UNCHARTED: THE LOST LEGACY
OUT NOW FORMATS PS4
DIRECTORS Shaun Escayg, Kurt Margenau CAST Claudia Black, Laura Bailey, Usman Ally
PLOT Set after the events of 2016’s Uncharted 4:
A Thief’s End, The Lost Legacy shifts the series’ focus to characters that previously had supporting roles. We follow Chloe Frazer (Black) and Nadine Ross (Bailey) as they search for a priceless treasure from India’s Hindu past, encountering challenges of brain and brawn along the way.
UNCHARTED DIDN’T NEED The Lost
Legacy, but at the same time, this Uncharted 4 epilogue-cum-new adventure is a mostly welcome addition to the Sony series’ overarching story — one that’s so far been stretched across four main games. And it’s really the story that’s going to make you fight, climb, swim and drive your way through The Lost Legacy, as there’s very little innovation on display here in terms of how you actually play the game.
While this adventure casts you as Chloe Frazer (Black) rather than series staple Nathan Drake — her last appearance came in 2011’s
Uncharted 3: Drake’s Deception — she slips and slides, rolls and leaps much like the wise-cracking, shirt-half-tucked hero of old. In hand-to-hand combat she’s evidently schooled in martial arts, whereas Drake would simply slug it out; but truly, the moment-to-moment stuff here is almost every second alike to what preceded it.
This, and the repetition of mechanics, is acceptable, given The Lost Legacy’s roots — it was intended as downloadable content for Uncharted
4, before Naughty Dog realised it could go bigger and created a standalone experience. And with an eight-to nine-hour duration — Uncharted 4 ran over 15 hours — you’re unlikely to feel fatigued by doing the same stuff, several times.
Frazer is joined on her quest into rural India, in pursuit of a precious relic, by Nadine Ross (Bailey), a not-quite-reformed mercenary who served as an antagonist in Uncharted 4. The two become convincingly closer over the course of the game, occasionally commenting on what they’re seeing in a very nudge-wink fashion. “Everything always comes in threes,” is one such remark — and yes, don’t they just, from antique puzzles to rockets needed to take down an attack chopper.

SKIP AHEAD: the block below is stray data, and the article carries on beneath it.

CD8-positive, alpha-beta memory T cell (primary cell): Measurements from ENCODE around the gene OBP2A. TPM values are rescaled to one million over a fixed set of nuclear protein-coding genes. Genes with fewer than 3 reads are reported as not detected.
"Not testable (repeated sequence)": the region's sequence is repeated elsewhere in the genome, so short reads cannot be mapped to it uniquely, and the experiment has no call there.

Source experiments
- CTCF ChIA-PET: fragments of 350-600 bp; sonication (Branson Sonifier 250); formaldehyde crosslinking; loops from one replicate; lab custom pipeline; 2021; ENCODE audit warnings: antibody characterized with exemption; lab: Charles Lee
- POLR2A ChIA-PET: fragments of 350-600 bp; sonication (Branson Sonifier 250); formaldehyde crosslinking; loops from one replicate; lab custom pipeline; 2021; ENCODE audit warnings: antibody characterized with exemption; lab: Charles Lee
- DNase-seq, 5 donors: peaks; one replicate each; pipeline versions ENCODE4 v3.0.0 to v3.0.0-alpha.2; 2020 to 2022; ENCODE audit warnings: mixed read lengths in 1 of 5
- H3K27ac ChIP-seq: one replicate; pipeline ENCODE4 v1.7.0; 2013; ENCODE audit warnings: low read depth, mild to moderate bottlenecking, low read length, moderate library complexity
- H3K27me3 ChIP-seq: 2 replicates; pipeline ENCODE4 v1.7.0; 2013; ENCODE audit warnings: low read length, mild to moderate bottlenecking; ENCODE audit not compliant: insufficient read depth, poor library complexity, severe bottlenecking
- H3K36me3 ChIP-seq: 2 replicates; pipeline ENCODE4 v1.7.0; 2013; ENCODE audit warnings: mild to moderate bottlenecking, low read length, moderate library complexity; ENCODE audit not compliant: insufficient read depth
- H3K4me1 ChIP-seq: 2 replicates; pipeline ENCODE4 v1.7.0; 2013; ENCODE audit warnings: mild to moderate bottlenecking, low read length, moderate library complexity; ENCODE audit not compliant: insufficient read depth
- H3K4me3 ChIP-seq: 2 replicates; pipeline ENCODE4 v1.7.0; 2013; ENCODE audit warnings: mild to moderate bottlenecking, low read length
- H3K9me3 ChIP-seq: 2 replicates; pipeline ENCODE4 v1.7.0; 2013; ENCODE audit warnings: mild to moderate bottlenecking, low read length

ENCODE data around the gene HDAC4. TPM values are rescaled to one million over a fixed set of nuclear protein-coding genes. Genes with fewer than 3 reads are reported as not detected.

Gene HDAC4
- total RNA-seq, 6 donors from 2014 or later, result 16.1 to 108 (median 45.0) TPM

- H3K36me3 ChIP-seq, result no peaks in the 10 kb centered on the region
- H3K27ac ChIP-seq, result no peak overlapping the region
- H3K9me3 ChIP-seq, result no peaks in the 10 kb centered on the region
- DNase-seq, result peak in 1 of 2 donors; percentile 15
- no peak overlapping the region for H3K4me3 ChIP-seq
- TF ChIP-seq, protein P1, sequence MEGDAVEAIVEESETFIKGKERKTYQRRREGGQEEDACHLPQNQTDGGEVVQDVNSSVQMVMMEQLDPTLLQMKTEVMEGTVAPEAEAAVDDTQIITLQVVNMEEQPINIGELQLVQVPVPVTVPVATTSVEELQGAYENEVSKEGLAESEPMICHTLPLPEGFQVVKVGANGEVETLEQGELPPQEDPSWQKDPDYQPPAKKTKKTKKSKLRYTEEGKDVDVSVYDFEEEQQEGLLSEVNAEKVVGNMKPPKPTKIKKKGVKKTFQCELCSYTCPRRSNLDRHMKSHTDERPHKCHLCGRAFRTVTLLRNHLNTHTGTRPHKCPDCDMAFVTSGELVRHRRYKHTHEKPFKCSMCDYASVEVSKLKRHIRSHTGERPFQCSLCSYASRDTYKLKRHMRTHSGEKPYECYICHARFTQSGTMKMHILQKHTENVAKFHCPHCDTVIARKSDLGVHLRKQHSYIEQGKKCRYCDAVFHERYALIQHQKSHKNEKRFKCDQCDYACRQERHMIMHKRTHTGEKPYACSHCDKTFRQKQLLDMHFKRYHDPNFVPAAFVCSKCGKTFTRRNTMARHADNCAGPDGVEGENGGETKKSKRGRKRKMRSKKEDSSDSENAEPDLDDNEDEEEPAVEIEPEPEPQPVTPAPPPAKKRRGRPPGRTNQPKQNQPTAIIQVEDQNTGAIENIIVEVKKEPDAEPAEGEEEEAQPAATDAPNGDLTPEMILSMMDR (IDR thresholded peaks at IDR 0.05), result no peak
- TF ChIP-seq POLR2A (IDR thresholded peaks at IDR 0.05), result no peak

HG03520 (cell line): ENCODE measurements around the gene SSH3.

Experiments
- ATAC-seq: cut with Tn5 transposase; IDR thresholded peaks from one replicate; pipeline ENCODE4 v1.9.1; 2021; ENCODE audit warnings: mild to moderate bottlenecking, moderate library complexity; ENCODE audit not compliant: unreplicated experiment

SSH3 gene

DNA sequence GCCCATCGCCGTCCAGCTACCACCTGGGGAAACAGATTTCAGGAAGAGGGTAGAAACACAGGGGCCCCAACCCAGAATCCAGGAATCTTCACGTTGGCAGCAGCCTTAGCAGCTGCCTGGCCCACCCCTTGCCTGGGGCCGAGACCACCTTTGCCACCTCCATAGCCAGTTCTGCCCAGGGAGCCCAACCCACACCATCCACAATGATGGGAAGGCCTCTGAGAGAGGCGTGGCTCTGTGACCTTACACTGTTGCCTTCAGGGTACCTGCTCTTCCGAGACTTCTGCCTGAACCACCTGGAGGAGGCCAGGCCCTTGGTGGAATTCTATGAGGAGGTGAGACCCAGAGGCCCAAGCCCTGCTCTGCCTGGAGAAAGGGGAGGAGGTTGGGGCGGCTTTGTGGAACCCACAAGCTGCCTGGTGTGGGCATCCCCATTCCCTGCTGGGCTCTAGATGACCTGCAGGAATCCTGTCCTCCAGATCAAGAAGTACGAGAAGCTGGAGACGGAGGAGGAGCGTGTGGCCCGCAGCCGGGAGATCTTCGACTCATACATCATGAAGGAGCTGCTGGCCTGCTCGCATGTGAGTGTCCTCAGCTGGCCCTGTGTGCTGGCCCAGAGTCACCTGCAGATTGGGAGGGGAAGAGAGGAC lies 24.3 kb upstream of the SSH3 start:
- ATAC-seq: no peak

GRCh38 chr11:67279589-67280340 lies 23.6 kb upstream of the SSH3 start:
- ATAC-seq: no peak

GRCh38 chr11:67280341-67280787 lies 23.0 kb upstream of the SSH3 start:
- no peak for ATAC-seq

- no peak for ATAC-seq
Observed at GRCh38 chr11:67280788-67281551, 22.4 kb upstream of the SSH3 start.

Cutscenes carry the plot onwards, interactive elements typically comprising either combat against insurgent forces, traversal of often-vertical environments (always look for the white ledges, of course), and elementary brain-teasers that have to be cracked to unlock both progression-essential pathways and trophyticking extras. One of the game’s nine chapters is set in a modest open-world area, offering a few hours’ worth of 4x4 exploration.
As is standard with Naughty Dog productions, the voice acting is top-notch, and everything moves swiftly enough to keep the player engaged, even when wearing their triangle button out with persistent quick-time events. Yet, some things don’t quite click.
The main villain, the bespectacled Asav (Ally), rarely feels genuinely threatening due to a shortage of screen time. And when The Lost
Legacy properly refers back to Nathan Drake and his brother Sam, it feels like cheap fan service. It would have been sweet to see these girls get on with it, largely forgetting the men who were negative influences on their past lives.
But then, the weight of precedent was always going to be baggage here — and perhaps the real story of Frazer, a likeably sarcastic and eminently resourceful character, is yet to come in a Drakes-free Uncharted of the future.
VERDICT The Lost Legacy wears its series history on its sleeve, for better and worse. Its repetition could impact on what’s an enjoyable story, albeit one that’s never as blockbusterproportioned as Drake’s adventures.